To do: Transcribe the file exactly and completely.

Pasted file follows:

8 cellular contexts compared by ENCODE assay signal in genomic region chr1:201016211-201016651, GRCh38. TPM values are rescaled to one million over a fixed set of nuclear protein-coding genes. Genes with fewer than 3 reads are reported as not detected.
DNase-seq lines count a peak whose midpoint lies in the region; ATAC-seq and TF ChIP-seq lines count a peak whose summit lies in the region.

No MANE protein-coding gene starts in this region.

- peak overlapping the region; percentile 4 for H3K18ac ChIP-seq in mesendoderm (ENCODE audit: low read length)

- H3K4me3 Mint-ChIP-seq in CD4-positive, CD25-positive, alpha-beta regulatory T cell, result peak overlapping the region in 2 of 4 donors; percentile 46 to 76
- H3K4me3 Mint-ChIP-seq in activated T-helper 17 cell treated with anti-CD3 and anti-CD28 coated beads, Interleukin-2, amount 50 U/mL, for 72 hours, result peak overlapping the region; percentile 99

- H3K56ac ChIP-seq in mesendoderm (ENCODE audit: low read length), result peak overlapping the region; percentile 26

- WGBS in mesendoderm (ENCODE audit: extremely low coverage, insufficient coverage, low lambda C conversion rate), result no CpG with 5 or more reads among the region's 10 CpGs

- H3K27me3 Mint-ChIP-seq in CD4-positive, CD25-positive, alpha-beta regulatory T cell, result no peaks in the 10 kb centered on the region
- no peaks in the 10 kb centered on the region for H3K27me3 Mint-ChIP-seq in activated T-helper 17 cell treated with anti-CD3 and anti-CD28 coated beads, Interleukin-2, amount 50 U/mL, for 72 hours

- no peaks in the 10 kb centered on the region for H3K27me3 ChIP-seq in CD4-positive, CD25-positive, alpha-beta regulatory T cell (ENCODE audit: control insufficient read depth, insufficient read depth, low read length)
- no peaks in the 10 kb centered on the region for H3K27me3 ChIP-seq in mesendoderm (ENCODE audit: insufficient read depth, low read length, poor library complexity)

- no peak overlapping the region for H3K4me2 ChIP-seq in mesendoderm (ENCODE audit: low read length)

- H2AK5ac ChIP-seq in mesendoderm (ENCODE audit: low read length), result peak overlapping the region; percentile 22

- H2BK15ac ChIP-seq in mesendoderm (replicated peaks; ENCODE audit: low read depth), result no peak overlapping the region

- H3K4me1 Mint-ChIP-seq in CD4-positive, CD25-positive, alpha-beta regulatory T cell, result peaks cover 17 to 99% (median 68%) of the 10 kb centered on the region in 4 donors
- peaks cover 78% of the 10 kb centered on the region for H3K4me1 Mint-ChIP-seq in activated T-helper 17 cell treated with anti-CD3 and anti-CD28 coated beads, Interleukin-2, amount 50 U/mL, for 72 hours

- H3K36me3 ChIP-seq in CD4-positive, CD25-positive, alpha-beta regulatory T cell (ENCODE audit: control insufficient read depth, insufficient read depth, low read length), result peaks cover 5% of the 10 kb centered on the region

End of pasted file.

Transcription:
8 cellular contexts compared by ENCODE assay signal in genomic region chr1:201016211-201016651, GRCh38. TPM values are rescaled to one million over a fixed set of nuclear protein-coding genes. Genes with fewer than 3 reads are reported as not detected.
DNase-seq lines count a peak whose midpoint lies in the region; ATAC-seq and TF ChIP-seq lines count a peak whose summit lies in the region.

No MANE protein-coding gene starts in this region.

- peak overlapping the region; percentile 4 for H3K18ac ChIP-seq in mesendoderm (ENCODE audit: low read length)

- H3K4me3 Mint-ChIP-seq in CD4-positive, CD25-positive, alpha-beta regulatory T cell, result peak overlapping the region in 2 of 4 donors; percentile 46 to 76
- H3K4me3 Mint-ChIP-seq in activated T-helper 17 cell treated with anti-CD3 and anti-CD28 coated beads, Interleukin-2, amount 50 U/mL, for 72 hours, result peak overlapping the region; percentile 99

- H3K56ac ChIP-seq in mesendoderm (ENCODE audit: low read length), result peak overlapping the region; percentile 26

- WGBS in mesendoderm (ENCODE audit: extremely low coverage, insufficient coverage, low lambda C conversion rate), result no CpG with 5 or more reads among the region's 10 CpGs

- H3K27me3 Mint-ChIP-seq in CD4-positive, CD25-positive, alpha-beta regulatory T cell, result no peaks in the 10 kb centered on the region
- no peaks in the 10 kb centered on the region for H3K27me3 Mint-ChIP-seq in activated T-helper 17 cell treated with anti-CD3 and anti-CD28 coated beads, Interleukin-2, amount 50 U/mL, for 72 hours

- no peaks in the 10 kb centered on the region for H3K27me3 ChIP-seq in CD4-positive, CD25-positive, alpha-beta regulatory T cell (ENCODE audit: control insufficient read depth, insufficient read depth, low read length)
- no peaks in the 10 kb centered on the region for H3K27me3 ChIP-seq in mesendoderm (ENCODE audit: insufficient read depth, low read length, poor library complexity)

- no peak overlapping the region for H3K4me2 ChIP-seq in mesendoderm (ENCODE audit: low read length)

- H2AK5ac ChIP-seq in mesendoderm (ENCODE audit: low read length), result peak overlapping the region; percentile 22

- H2BK15ac ChIP-seq in mesendoderm (replicated peaks; ENCODE audit: low read depth), result no peak overlapping the region

- H3K4me1 Mint-ChIP-seq in CD4-positive, CD25-positive, alpha-beta regulatory T cell, result peaks cover 17 to 99% (median 68%) of the 10 kb centered on the region in 4 donors
- peaks cover 78% of the 10 kb centered on the region for H3K4me1 Mint-ChIP-seq in activated T-helper 17 cell treated with anti-CD3 and anti-CD28 coated beads, Interleukin-2, amount 50 U/mL, for 72 hours

- H3K36me3 ChIP-seq in CD4-positive, CD25-positive, alpha-beta regulatory T cell (ENCODE audit: control insufficient read depth, insufficient read depth, low read length), result peaks cover 5% of the 10 kb centered on the region